Apart from any violation of the Covenant found against a State party in a communication, a State party commits grave breaches of its obligations under the Optional Protocol if it acts to prevent or to frustrate consideration by the Committee of a communication alleging a violation of the Covenant, or to render examination by the Committee moot and the expression of its Views nugatory and futile. In the present communication, the author alleges that her husband was denied rights under articles 6, 7, 9, 10 and 14 of the Covenant. Having been notified of the communication, the State party breached its obligations underthe Protocol by executing the alleged victims before the Committee concluded consideration and examination of the case, and the formulation and communication of its Views. It is particularly inexcusable for the State to have done so after the Committee acted under rule 92 of its Rules of Procedure, and in spite of several reminders addressed to the State party to this effect.
The Committee recalls that interim measures pursuant to rule 92 of the Committee’s Rules of Procedure adopted in conformity with article 39 of the Covenant, are essential to the Committee's role under the Protocol. Flouting of the Rule, especially by irreversible measures such as, as in the present case, the execution of Dovud and Sherali Nazriev, undermines the protection of Covenant rights through the Optional Protocol.
Examination of admissibility
7.1 Before considering any claim contained in a communication, the Human Rights Committee must, in accordance with rule 93 of its rules of procedure, decide whether or not the communication is admissible under the Optional Protocol to the Covenant.
7.2 The Committee notes that the same matter is not being examined under any other international procedure, in line with the requirements of article 5, paragraph 2 (a), of the Optional Protocol.
The Committee has noted the author’s claim under article 14, paragraph 3 (e), that several witnesses for Dovud Nazriev were not examined in court. The State party has contended that this allegation was duly examined during the preliminary investigation and was found to be groundless, and that the court dismissed Dovud’s defence alibi as neither he nor his lawyer had provided any documents that would corroborate this alibi. The Committee notes that the above claim relates to the evaluation of facts and evidence. It recalls its jurisprudence that it is generally for the courts of States parties to the Covenant to evaluate facts and evidence in a particular case, unless it can be ascertained that it was clearly arbitrary or amounted to a denial of justice. On the information before it, the Committee considers that the author has failed to substantiate sufficiently that her husband and his brother’s trial in the case suffered from such defects. Accordingly, this claim is inadmissible under article 2 of the Optional Protocol.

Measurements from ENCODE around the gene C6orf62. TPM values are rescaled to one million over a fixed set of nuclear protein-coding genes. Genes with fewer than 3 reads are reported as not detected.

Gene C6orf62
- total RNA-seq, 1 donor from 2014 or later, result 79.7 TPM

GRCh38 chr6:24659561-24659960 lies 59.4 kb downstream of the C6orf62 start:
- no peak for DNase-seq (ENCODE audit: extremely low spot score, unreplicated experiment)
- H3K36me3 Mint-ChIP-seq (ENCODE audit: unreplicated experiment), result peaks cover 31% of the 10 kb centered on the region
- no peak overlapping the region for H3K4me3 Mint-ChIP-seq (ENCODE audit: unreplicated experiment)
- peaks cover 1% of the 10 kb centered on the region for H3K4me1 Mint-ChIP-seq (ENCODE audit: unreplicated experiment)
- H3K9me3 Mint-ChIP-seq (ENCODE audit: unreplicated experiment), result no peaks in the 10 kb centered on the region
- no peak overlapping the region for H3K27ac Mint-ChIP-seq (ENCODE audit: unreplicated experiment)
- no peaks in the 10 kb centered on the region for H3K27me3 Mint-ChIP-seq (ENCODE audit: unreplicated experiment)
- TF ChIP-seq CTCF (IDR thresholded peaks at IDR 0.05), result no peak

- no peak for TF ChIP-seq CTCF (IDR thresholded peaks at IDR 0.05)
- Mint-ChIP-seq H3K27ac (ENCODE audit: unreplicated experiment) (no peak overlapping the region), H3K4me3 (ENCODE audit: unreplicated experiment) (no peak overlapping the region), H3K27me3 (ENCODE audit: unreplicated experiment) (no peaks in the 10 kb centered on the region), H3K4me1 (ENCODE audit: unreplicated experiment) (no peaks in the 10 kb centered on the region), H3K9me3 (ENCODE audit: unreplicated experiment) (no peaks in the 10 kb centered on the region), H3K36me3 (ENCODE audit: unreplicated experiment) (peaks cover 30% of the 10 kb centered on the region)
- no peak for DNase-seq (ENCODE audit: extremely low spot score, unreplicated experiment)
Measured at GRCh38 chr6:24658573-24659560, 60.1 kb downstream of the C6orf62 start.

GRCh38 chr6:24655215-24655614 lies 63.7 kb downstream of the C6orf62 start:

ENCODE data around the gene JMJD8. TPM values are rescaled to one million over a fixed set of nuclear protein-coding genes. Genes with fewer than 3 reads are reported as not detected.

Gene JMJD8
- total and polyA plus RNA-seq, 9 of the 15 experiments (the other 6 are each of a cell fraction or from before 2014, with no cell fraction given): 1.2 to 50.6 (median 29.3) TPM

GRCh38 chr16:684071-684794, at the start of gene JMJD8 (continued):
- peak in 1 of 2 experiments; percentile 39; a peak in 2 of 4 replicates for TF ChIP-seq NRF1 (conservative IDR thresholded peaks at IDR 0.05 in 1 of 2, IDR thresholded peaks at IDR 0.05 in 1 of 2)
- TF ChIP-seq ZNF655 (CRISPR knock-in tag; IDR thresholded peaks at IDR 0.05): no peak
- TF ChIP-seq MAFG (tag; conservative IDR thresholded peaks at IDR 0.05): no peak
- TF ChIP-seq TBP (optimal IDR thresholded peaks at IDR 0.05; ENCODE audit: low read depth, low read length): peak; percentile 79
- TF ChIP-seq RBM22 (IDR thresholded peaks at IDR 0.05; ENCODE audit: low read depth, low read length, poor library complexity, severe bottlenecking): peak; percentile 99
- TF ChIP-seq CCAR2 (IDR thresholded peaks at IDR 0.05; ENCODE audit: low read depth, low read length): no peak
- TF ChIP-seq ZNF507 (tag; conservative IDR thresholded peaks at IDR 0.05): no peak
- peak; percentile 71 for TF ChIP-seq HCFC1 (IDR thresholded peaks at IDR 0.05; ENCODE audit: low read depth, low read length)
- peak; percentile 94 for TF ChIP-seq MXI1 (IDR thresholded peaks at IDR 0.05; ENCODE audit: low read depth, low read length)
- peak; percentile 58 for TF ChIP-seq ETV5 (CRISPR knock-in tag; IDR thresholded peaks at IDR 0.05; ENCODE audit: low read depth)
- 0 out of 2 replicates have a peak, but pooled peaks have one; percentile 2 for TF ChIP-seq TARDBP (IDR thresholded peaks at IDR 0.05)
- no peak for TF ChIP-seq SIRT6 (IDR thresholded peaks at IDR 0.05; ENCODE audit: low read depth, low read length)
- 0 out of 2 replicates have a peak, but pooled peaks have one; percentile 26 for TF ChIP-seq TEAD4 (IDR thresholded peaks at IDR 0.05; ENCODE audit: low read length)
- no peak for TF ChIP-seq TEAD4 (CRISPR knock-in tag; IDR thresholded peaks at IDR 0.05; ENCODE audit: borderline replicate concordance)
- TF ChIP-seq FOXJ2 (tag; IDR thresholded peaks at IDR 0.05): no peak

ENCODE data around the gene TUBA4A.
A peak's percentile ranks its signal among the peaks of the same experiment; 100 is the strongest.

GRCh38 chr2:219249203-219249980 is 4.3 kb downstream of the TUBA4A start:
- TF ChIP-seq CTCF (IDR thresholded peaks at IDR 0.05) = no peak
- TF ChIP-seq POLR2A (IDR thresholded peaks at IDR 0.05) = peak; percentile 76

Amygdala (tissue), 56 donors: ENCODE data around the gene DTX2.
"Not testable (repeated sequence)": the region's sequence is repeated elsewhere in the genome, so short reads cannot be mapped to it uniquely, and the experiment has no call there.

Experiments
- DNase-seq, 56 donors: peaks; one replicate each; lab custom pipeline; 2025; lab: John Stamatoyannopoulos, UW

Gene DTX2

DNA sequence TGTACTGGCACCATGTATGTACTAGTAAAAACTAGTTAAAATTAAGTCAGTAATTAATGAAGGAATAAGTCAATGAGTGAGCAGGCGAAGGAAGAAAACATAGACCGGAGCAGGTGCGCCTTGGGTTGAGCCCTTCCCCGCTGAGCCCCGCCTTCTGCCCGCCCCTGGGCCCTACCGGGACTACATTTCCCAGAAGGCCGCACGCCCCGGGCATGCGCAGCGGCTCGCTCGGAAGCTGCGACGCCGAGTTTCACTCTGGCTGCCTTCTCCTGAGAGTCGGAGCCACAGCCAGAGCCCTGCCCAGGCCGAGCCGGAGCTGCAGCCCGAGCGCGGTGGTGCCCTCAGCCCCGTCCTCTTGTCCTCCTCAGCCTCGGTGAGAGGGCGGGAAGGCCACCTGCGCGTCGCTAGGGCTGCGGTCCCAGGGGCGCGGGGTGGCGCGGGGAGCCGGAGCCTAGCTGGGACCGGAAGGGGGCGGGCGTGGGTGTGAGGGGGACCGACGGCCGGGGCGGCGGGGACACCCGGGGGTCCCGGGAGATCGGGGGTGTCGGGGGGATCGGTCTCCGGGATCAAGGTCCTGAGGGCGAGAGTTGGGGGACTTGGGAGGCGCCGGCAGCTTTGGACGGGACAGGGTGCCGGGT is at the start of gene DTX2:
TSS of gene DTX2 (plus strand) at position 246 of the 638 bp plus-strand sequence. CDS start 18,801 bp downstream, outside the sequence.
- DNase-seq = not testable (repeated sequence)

The Committee takes note of the author’s allegation under article 14, paragraph 3 (f), as one judge did not sufficiently master the Tajik language. The State party has explained that the judge in question did adequately master the language, and that neither the alleged victims nor their lawyers ever raised the issue in court; this affirmation is unchallenged by the author. In the circumstances, the Committee considers that the author did not exhaust available domestic remedies, and this part of the communication is inadmissible under article 5, paragraph 2 (b), of the Optional Protocol.
The Committee has also noted the un-refuted claim that Dovud and Sherali Nazriev’s rights under article 14, paragraph 5, of the Covenant were violated. It recalls that appeal on cassation was examined on 13 November 2001 by the Criminal Chamber of the Supreme Court, acting as an appellate body of the Military Chamber, and that the composition of the appellate body was different from the initial composition of the Military Chamber. In the absence of other information in this respect, the Committee considers that the author has failed to substantiate sufficiently this claim, for purposes of admissibility. This part of the communication is thus inadmissible under article 2 of the Optional Protocol.
The Committee considers that the author’s remaining claims are sufficiently substantiated, for purposes of admissibility.
Examination of the merits
The Human Rights Committee has considered the present communication in the light of all the information made available to it by the parties, as provided in article 5, paragraph 1, of the Optional Protocol.
8.2 The author claims that her husband and his brother were beaten and subjected to torture by investigators during the early stages of their detention, thus forcing them to confess guilt in the bombing; she provides details on the methods of torture used (paras 2.3 and 2.4 above). She contends that these allegations were raised in court but were ignored. The State party merely argues that the case file does not contain complaints about mistreatment. The Committee observes that the decision of the Supreme Court’s Appellate Chamber also does not address the issue. In the absence of other pertinent information in this regard, due weight must be given to the author’s claims. The Committee recalls that it is essential that complaints about torture must be investigated promptly and impartially by competent authorities. In the present case, no substantive refutation was made by the State party in this regard, and the Committee concludes that the treatment Dovud and Sherali Nazriev were subjected to amounts to a violation of article 7, read together with articles 14, paragraph 1 and 2, paragraph 3, of the Covenant.